Wednesday, November 21, 2012

The Most Terrifying Film You Will Ever Experience

I suppose I should ease off from being jazzed at every new bit of marketing for the Evil Dead remake but when it all looks so good, how can I help myself? The poster was just released and, thanks to the unabashed boast that it sports, it's just plain awesome. I love that they're coming right out and hyping this movie to the moon.

One, it implies a certain level of confidence in the product, which is reassuring. Two, the kind of hyperbole that this poster traffics in is the kind of hucksterism that used to be commonplace in selling horror films but has sadly fallen out of fashion since the early '80s or so.

Horror films used to be sold on the promise that they would be an endurance test for the audience, that a film would fry viewers nerves to a crisp, that it would physically rip the screams from their throats. You know, that sort of thing. And that brand of ballyhoo wasn't just reserved for William Castle-type stuff or drive-in fare, either.

Check out this trailer for David Cronenberg's The Brood:

"A Film So Terrifying It Will Devastate You Totally!" Holy Shit! Now that's a bold claim! Why horror films stopped getting sold in such a winning manner, I don't know but I sure am glad to see The Evil Dead bringing a little bit of old school audacity back to horror marketing.


knobgobbler said...

It's silly but as much as I love that sort of carnival barker's promise in older films, when it shows up for newer films I find myself jumping to conclusions. Their admission that they intend to try to scare me automatically sets the bar higher and my expectations lower.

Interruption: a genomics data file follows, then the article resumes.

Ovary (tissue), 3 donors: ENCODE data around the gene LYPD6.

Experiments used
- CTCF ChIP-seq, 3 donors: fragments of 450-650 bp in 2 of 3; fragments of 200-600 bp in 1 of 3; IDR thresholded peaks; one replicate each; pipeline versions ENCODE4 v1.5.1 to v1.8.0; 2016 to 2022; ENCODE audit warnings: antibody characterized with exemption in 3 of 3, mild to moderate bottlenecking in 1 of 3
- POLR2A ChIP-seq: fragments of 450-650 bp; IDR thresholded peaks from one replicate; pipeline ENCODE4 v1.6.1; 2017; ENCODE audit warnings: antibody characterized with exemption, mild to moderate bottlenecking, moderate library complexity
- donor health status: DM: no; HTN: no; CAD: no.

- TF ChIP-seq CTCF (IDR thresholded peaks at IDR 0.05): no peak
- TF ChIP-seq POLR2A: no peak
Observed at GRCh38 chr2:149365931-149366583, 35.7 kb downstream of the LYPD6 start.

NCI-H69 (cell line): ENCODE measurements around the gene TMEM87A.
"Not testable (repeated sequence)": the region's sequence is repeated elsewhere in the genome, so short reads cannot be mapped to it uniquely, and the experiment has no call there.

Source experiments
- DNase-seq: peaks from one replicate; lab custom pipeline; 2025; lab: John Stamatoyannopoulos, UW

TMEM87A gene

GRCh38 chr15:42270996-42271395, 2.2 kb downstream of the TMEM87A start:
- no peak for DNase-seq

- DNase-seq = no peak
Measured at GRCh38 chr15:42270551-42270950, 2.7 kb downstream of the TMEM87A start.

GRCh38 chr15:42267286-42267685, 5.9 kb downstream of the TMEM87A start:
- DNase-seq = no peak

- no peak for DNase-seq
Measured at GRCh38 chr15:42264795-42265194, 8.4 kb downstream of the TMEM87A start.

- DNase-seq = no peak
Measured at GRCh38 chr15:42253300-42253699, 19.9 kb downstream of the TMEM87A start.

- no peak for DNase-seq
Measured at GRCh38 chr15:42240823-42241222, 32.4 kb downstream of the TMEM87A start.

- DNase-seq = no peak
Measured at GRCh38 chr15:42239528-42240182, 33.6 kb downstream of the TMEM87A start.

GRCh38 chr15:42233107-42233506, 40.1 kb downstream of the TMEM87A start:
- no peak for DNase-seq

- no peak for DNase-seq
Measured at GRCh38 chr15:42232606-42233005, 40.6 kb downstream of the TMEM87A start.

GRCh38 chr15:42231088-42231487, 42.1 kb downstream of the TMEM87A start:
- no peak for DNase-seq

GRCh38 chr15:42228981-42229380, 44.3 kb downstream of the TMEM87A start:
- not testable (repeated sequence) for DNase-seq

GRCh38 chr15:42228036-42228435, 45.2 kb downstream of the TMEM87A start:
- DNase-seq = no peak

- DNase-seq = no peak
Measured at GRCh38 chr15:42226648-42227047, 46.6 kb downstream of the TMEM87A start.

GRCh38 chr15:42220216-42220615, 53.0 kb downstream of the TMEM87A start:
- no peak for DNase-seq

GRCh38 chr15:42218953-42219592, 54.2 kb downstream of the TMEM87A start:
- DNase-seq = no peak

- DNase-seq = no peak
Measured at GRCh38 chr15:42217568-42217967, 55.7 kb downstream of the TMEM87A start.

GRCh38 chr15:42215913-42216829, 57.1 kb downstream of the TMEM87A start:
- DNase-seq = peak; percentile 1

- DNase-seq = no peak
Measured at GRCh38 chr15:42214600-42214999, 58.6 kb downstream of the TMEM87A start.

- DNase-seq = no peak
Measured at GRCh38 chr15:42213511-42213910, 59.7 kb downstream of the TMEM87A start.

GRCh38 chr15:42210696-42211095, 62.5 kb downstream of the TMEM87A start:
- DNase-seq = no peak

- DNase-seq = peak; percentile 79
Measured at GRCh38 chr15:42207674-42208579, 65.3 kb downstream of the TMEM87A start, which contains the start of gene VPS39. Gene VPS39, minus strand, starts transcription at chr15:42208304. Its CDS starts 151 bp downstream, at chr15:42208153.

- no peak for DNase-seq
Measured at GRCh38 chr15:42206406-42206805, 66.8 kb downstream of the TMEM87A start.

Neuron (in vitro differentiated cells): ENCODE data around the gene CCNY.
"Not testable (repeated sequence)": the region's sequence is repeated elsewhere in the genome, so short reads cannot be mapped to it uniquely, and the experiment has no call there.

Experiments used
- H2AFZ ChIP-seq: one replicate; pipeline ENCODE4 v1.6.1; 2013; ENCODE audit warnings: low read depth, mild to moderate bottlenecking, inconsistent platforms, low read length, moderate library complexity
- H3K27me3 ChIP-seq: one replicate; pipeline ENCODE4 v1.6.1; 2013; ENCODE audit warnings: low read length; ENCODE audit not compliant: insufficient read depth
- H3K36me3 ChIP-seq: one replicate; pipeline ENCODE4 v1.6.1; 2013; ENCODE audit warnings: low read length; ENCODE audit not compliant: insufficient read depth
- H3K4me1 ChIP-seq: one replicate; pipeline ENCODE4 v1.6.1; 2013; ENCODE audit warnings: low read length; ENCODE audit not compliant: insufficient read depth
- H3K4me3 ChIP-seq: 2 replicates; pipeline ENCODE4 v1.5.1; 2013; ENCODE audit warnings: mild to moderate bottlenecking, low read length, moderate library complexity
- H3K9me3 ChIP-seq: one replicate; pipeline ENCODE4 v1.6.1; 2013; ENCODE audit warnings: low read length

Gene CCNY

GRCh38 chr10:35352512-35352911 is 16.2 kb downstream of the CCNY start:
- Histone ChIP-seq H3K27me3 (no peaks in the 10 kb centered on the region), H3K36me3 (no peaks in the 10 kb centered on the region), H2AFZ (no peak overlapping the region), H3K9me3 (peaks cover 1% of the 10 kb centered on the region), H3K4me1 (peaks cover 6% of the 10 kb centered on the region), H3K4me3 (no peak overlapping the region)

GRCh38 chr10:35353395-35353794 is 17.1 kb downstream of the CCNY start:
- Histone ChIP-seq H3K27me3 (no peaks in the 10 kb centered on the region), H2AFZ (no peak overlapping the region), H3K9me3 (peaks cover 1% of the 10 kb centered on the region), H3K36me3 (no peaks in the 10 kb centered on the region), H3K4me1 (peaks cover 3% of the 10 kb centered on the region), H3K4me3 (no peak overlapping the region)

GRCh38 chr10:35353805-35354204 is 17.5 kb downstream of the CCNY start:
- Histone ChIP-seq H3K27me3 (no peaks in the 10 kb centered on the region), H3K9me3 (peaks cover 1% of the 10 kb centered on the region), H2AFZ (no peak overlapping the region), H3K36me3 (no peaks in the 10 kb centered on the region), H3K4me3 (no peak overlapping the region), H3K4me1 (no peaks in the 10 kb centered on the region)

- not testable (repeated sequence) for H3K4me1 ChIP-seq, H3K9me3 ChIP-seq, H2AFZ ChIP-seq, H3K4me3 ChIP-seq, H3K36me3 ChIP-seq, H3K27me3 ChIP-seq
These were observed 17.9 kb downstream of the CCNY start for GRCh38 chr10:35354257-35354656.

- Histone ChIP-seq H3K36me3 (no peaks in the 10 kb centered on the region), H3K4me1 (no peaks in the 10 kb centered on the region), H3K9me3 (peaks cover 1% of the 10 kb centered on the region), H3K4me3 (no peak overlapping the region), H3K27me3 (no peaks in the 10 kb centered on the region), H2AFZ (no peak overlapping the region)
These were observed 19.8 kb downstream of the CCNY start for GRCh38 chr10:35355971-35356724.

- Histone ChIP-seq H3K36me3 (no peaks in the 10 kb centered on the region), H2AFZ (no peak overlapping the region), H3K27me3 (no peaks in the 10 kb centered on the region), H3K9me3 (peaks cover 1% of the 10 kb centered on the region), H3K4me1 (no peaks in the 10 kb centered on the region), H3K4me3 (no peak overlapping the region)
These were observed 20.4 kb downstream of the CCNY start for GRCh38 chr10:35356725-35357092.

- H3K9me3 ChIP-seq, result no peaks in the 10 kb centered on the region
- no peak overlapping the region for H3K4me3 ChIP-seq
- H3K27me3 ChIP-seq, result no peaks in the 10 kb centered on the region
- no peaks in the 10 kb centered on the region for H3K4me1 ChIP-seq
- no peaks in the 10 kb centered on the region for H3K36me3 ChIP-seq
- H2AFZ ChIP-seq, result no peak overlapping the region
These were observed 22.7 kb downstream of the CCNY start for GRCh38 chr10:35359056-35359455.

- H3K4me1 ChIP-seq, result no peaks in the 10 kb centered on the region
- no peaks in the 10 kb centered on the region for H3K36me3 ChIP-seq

Dumb of me, I know.

Jeff Allard said...

Not dumb at all, Knob - when you've been jaded by decades of watching too often disappointing horror films, it's easy to not be impressed by hyperbolic ad promises. Still, I personally get a kick out of them.

Unknown said...

Unfortunately, it will be about actually living up to that tag line. I think the reason they stopped marketing horror this way is because it's very difficult to tow the line once you've said something like that. It's a bit like writing checks your arse can't cash. They did it with "The Descent" and that film had absolutely nothing going for it except some well placed endorsements. I have lost all my faith in Hollywood to be able to live up the hype machine once they've tossed it into overdrive. I hope I'm not right about Evil Dead. But, I have to admit, I'm going into it ready to hate it.

Jeff Allard said...

Personally, if I really thought I'd hate a movie, I'd just skip it. Chances are no matter how good it was it wouldn't be able to overcome that much animosity.

As for The Descent, I may not be as high on it as some but I liked it just fine and certainly it seems to have a pretty pristine reputation - even within the hardcore horror community - so I wouldn't say it has "absolutely nothing going for it" but then, no film is loved by all.

As for hype in general, I think you're right about why horror films stopped being marketed with old-school hyperbole - that if a film didn't live up to being "the ultimate experience in terror" or whatever it was sold as, then it'd be called out. But everything is so subjective, it hardly matters what claims are attached to a movie - people are always going to disagree about it one way or the other - and I think that kind of marketing bluster only adds to the fun of following the genre.